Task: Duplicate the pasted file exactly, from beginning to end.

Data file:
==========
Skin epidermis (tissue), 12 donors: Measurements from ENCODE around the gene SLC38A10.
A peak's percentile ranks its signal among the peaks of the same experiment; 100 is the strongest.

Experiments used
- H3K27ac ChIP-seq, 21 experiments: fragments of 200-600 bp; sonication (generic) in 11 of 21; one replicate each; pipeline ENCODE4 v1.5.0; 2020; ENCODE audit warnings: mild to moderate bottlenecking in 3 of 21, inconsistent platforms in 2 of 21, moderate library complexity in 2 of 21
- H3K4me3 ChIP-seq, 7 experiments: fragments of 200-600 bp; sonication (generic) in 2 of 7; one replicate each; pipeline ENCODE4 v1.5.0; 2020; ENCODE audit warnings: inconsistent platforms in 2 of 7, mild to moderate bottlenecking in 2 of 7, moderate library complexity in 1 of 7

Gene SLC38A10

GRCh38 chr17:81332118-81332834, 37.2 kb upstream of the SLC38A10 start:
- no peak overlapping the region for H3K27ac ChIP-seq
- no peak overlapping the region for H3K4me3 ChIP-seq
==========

Skin epidermis (tissue), 12 donors: Measurements from ENCODE around the gene SLC38A10.
A peak's percentile ranks its signal among the peaks of the same experiment; 100 is the strongest.

Experiments used
- H3K27ac ChIP-seq, 21 experiments: fragments of 200-600 bp; sonication (generic) in 11 of 21; one replicate each; pipeline ENCODE4 v1.5.0; 2020; ENCODE audit warnings: mild to moderate bottlenecking in 3 of 21, inconsistent platforms in 2 of 21, moderate library complexity in 2 of 21
- H3K4me3 ChIP-seq, 7 experiments: fragments of 200-600 bp; sonication (generic) in 2 of 7; one replicate each; pipeline ENCODE4 v1.5.0; 2020; ENCODE audit warnings: inconsistent platforms in 2 of 7, mild to moderate bottlenecking in 2 of 7, moderate library complexity in 1 of 7

Gene SLC38A10

GRCh38 chr17:81332118-81332834, 37.2 kb upstream of the SLC38A10 start:
- no peak overlapping the region for H3K27ac ChIP-seq
- no peak overlapping the region for H3K4me3 ChIP-seq